Exotic Wildlife Trafficking Illegal ivory trafficking is an escalating global issue. Elephants and rhinos may soon be driven to extinction by poaching
The demand for elephant ivory and rhino horn, driven by China, Japan, the Philippines, the United States and other countries, has created a massive international market that can have detrimental economic, social and environmental effects.
Poaching is now a sophisticated international crime racket and a national security threat. Terrorist organizations such as al-Shabaab in Somalia, the Janjaweed militia in Sudan and the Lord’s Resistance Army in Uganda obtain millions from ivory trafficking and use it to finance their attacks on Americans and others. Approximately 35,000 elephants are killed annually, close to 100 elephants every day. At this rate elephants will be extinct in a few decades.
Over 100,000 elephants were poached from 2010 to 2012. It is estimated that there are about 500,000 African elephants left in the wild. (National Academy of Sciences)
Wildlife poaching is worth $8-10 billion per year, and ranks only behind narcotics, counterfeiting, and human trafficking in international crime activities.
The U.S. is the world’s second largest consumer of ivory behind China. One-third of ivory sold in the U.S. was recently carved, and thus was illegally imported from recently poached elephants. (HSUS)
How We Can Help
The U.S. Fish and Wildlife Service recommended instituting a near ban on the domestic ivory trade, and placed a moratorium on ivory importation. A host of states that have significant ivory markets or are concerned about the poaching crisis have enacted or are contemplating a ban on the ivory and rhino horn trades in their jurisdictions.
Research Initiates Legislation
Progress at State Level
Currently at least 10 states are considering bills to address wildlife trafficking.
Exceptions to State Bills
Some state bills include exceptions to the ban on the sale of ivory, including antique ivory not less than 100 years old and held by permit and/or inheritance.
- HB 2176 — Ivory or rhinoceros horn permits; definitions
- HB 16-1341 — Concerning protecting animal species threatened with extinction by prohibiting trafficking
- HB 5578 — An act prohibiting the sale and trade of ivory and rhinoceros horn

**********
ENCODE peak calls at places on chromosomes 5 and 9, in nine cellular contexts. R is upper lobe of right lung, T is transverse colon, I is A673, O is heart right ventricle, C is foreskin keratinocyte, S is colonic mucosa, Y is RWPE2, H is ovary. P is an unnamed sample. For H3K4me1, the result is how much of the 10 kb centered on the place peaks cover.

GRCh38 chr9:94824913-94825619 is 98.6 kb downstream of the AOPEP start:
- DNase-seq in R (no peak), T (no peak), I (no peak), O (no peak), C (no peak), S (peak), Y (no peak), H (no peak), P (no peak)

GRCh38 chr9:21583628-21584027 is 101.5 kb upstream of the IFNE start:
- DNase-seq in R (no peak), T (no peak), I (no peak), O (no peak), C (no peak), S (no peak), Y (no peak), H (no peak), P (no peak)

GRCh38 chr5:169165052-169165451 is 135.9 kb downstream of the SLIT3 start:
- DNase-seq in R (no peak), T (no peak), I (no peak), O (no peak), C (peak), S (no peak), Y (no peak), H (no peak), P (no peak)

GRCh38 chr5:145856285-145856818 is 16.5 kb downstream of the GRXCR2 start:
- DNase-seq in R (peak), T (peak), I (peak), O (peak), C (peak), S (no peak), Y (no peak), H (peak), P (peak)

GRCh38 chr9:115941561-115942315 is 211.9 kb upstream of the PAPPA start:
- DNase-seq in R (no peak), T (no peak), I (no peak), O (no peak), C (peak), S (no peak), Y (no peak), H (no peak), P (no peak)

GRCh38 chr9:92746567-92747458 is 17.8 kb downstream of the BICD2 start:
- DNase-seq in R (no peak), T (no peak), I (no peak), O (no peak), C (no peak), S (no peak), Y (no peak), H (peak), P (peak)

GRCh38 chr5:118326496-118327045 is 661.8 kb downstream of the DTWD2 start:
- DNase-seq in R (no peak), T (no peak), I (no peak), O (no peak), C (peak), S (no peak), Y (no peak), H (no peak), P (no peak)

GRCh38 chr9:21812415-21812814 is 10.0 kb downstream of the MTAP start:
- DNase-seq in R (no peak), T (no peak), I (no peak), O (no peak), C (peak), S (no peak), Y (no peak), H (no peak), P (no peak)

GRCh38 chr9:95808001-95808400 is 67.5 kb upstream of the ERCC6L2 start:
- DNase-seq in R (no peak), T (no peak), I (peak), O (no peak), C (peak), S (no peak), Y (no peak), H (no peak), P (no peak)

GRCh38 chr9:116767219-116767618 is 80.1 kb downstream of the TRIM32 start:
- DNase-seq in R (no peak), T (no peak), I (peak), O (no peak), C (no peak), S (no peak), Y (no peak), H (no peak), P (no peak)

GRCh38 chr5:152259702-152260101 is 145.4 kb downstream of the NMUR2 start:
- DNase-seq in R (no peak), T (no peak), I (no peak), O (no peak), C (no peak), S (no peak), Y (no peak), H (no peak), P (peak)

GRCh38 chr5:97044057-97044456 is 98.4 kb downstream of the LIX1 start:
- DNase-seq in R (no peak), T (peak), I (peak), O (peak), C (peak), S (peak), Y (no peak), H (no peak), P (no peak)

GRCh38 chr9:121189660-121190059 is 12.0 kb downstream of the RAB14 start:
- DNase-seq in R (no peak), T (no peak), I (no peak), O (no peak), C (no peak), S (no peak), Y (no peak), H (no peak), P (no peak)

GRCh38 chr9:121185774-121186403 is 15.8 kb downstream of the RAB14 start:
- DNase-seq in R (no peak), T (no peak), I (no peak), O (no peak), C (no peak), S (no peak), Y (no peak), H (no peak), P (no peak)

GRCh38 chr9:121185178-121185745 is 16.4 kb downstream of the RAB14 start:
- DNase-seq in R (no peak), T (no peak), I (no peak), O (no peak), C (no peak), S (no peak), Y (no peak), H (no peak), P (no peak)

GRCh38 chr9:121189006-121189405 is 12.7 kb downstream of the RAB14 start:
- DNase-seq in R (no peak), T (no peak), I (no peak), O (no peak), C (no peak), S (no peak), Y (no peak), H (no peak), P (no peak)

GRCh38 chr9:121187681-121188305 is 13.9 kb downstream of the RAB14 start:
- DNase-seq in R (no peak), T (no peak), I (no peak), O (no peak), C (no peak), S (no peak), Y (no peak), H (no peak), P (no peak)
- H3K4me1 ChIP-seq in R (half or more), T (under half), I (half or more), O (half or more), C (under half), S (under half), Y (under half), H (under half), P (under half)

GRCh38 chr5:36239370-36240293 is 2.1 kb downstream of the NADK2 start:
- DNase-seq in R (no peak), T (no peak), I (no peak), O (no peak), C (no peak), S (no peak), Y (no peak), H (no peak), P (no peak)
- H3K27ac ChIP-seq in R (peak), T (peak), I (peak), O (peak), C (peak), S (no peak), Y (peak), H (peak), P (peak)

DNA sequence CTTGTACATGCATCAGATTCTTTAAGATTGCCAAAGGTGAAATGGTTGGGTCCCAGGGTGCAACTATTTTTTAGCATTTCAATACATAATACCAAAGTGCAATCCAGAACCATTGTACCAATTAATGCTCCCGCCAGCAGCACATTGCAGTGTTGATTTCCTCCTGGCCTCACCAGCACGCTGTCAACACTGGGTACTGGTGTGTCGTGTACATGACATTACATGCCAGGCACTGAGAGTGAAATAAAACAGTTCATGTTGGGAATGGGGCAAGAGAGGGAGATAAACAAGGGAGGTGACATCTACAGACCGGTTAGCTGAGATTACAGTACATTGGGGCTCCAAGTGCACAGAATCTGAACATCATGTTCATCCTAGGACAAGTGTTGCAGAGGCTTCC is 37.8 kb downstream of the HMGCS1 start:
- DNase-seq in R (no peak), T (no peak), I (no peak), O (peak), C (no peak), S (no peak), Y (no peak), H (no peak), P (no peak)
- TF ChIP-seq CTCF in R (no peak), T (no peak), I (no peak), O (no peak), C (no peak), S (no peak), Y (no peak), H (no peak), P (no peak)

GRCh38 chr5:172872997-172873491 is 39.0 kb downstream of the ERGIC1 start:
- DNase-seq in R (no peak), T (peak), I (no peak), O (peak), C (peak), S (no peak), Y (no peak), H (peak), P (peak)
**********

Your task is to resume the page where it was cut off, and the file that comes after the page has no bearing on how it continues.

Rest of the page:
- SB 156 — An act to amend Title 7 of the Delaware Code relating to the import, sale, purchase, trade, barter, or possession of ivory and rhinoceros horn
District of Columbia
- DC B21-251 — Prohibits the import, sale, purchase, barter, or possession with intent to sell ivory and rhinoceros horns in the District.
- SB 1858 — Provides that it shall be unlawful for any person to import, sell, offer for sale, purchase, barter, or possess with intent to sell, any ivory, ivory product, rhinoceros horn, or rhinoceros horn product
- HF 2204 — An Act prohibiting the sale of ivory and rhinoceros horn with certain, providing penalties, and including effective date provisions.
- SR 101 — Resolution supporting the federal government’s proposed rule changes that would restrict the sale of African ivory across state lines
- HB 1052 — Ban on ivory and rhino horn sales
- HB 542 — Prohibiting a person from purchasing, selling, offering for sale, or possessing with the intent to sell specified parts or products of specified animal species
- SB 991 — For the purpose of prohibiting a person from purchasing, selling, offering for sale, or possessing with the intent to sell certain parts or products of certain animal species
- H 1275 — Prohibiting the import, sale, purchase, barter, or possession with intent to sell, of any ivory, ivory product, rhinoceros horn, or rhinoceros horn product.
- A 4773 — Prohibiting transport or possession of “Big 5” African species through Port Authority
- AB 8394 — An act prohibiting the possession and transport of certain animals and
body parts thereof at airports and port facilities owned or operated
by the Port Authority of New York and New Jersey
- AB 6071 — Relates to musical instruments containing ivory or rhinoceros horn
- HB 1537 –Prohibiting the import, sale, purchase, barter
or possession of ivory or rhinoceros horn
- H 7669 — Sale of ivory or rhinoceros horns
- H 297 — Prohibit the import, sale, offer for sale, purchase, barter, or possession with intent to sell of
any ivory, ivory product, rhinoceros horn, or rhinoceros horn product
- Initiative 1401, funding for — I-1401 passed in Nov. 2015 to restrict endangered species product; 2016 Governor’s Supplemental Budget contains $500,000 for enforcement
- SB 728 — Relating to the sale and purchase of products containing ivory or rhinoceros horn and providing a criminal penalty
To download a complete list of bills and their current status as of 3.15.16, click here.
Science and Reports
Excerpt about NCEL Fact Sheet on Elephant Ivory and Rhino Horn Bans PDF download.Download
Excerpt about NCEL Wildlife Trafficking Briefing Book, briefing book with a concise fact sheet, a FAQ, and comparisons of state legislative provisionsDownload
The National Strategy for Combating Wildlife Trafficking. The National Strategy for Combating Wildlife Trafficking establishes guiding principles and strategic priorities for U.S. efforts to stem illegal trade in wildlife.Read More
Excerpt about Convention on International Trade in Endangered Species of Wild Fauna and Flora (CITES) website.Read More
Saving Animals From Extinction focuses on wildlife conservation worldwide, and are currently working to pass Initiative 1401 in Washington State. 1401 would prohibit the purchase, sale and distribution of most endangered species products.Read More
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